According to the article, when the fire was first reported, the destroyed warehouse was thought to have primarily contained film archives, with Universal Music Group suggesting that the losses to its music properties were small.
However, the Times has obtained documents that there were around 18,230 “assets destroyed”, and the loss of “an estimated 500K song titles” in the fire, and while there was an active effort to digitize much of their holdings, only 12,000 tapes had been transferred to digital storage formats at the time of the fire. Not only were the physical artifacts lost, but the truest and most reliable recordings of some of the world’s greatest artist were destroyed, leaving songs that resemble nothing but a meek reverberation of the original chord.
The list of artists whose work is thought to have been destroyed includes B.B KIng, Neil Diamond, the Mamas and the Papas, Joni Mitchell, Captain Beefheart, Cat Stevens, Elton John, Lynyrd Skynyrd, Eric Clapton, The Eagles, Aerosmith, Steely Dan, Iggy Pop, Tom Petty and the Heartbreakers, the Police, Sting, R.E.M, Janet Jackson, Guns N’ Roses, Sonic Youth, Nine Inch Nails, Snoop Dog, Soundgarden, Beck, Tupac Shakur, and Eminem, as well as tens of thousands of forgotten artists of gospel, blues, jazz, country, disco, classical and more that now exist only as written entires in discographies.
In the report, UMG documents surmise: “Lost in the fire was, undoubtedly, a huge musical heritage.”
The article elucidates, “When the tapes disappeared, so did the possibility of sonic revelations that could come from access to the original recordings. Information that was logged on or in the tape boxes is gone. And so are any extra recordings those masters may have contained — music that may not have been heard by anyone since it was put on tape.”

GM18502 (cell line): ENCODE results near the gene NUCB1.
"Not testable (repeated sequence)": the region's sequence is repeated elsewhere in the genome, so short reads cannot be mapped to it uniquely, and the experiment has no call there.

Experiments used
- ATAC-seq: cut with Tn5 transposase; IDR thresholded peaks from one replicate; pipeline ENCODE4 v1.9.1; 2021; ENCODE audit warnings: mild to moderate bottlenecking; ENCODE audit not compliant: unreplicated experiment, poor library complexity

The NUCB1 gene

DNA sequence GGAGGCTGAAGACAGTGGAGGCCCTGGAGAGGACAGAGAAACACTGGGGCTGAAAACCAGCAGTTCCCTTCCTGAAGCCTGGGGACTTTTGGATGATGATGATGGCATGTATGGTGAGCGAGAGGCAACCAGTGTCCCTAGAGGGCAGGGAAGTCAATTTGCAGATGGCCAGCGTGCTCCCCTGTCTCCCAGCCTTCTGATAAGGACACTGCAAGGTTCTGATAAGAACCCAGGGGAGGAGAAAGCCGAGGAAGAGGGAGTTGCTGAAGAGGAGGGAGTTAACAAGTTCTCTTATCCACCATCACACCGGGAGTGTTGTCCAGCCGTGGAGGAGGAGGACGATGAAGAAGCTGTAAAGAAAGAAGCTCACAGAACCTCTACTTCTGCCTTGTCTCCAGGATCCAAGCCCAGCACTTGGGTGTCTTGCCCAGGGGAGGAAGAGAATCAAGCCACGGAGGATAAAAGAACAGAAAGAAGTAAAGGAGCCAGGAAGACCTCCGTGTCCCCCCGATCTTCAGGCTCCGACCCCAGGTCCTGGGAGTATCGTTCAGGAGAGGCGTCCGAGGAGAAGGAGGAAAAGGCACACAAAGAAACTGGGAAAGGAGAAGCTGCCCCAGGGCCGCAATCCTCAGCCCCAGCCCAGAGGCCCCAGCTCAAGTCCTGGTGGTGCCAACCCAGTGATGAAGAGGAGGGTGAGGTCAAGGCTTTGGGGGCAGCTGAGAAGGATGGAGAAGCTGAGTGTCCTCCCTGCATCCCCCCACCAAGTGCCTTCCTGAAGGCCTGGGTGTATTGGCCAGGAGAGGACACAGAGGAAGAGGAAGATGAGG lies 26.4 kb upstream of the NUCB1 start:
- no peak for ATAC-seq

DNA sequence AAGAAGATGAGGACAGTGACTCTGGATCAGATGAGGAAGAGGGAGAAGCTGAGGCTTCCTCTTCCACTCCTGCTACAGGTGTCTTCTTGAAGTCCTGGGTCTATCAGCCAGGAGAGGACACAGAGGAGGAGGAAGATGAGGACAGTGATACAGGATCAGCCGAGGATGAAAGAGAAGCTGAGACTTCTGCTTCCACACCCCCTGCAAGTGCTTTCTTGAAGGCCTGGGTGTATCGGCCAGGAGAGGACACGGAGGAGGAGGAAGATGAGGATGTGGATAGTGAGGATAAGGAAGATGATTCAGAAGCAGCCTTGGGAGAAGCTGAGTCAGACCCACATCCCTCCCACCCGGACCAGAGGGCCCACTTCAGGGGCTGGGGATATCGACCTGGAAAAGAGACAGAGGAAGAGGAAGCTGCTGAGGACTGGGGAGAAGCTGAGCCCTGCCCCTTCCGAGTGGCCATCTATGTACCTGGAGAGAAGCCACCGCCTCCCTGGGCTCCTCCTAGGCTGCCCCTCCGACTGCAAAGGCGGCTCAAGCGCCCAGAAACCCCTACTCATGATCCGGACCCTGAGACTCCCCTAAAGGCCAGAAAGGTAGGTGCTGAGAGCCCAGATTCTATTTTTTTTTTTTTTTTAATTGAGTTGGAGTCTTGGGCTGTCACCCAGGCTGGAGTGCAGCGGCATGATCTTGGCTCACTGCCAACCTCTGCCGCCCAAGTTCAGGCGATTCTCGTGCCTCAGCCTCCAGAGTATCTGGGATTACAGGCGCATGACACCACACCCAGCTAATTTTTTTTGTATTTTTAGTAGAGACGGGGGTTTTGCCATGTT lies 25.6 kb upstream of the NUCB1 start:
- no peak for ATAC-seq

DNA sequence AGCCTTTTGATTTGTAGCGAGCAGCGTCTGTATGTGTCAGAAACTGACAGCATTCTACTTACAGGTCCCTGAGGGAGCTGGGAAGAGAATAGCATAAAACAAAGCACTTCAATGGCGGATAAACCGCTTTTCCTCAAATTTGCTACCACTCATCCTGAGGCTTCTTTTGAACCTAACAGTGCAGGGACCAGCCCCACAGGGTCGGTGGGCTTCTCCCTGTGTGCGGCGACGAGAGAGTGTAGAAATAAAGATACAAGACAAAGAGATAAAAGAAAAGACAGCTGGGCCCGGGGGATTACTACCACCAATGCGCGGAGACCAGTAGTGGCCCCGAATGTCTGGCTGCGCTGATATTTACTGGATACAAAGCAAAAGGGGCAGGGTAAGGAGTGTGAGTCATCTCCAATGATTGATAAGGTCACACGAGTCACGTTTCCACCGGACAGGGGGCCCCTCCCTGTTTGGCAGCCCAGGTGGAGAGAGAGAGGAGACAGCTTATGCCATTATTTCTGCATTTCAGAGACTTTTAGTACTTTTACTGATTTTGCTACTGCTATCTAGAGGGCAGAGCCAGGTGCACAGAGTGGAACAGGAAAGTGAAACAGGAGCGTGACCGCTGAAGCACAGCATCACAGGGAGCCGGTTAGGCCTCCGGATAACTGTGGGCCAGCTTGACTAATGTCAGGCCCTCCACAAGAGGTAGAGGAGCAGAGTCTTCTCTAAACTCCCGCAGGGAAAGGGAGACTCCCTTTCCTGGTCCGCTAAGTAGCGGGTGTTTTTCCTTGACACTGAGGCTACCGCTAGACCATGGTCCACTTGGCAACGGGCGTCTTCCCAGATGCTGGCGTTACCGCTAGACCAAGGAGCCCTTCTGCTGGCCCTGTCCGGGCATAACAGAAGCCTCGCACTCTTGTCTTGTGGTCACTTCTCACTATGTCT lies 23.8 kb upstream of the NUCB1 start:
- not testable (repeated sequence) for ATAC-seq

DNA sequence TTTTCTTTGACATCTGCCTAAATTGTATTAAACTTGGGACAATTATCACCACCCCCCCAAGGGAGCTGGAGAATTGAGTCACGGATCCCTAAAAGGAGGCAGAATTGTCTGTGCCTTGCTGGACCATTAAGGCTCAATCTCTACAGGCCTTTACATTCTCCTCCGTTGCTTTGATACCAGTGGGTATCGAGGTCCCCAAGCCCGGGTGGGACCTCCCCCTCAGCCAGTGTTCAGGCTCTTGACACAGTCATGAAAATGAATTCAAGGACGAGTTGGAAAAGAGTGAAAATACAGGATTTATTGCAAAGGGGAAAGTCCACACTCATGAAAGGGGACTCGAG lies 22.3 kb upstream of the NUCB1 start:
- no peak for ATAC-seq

The loss of the master versions inhibits the ability of future technology to revisit the past recordings to potentially improve the existing versions that we have of these songs today.
Previous efforts at reimagining these songs have only been made possible due to the existence of master recordings kept in mint condition. Without the master records, remastered releases of albums such as the 2017 re-release of The Beatle’s Sgt. Pepper’s album wouldn’t have been possible.
While most music released by these artists is still streamable, safe in a never-ending web of online memory databases, the original recordings, the master versions, of each of these songs are now potentially forgotten casualties of the fire.
With an evaluation of $33 Billion, Universal Music Group is the worlds biggest record company, boasting a market share nearly double in size of its nearest competitor, Sony Music Entertainment. Last year, UMG’s owner Vivendi, itself a mass media company, announced it was interested in selling up to 50% of its holdings in the business.
However, the losses to the company’s music archive could minimize its financial muscle as the full value of the lost recordings can never be realised.
Read the full report at the New York Times website.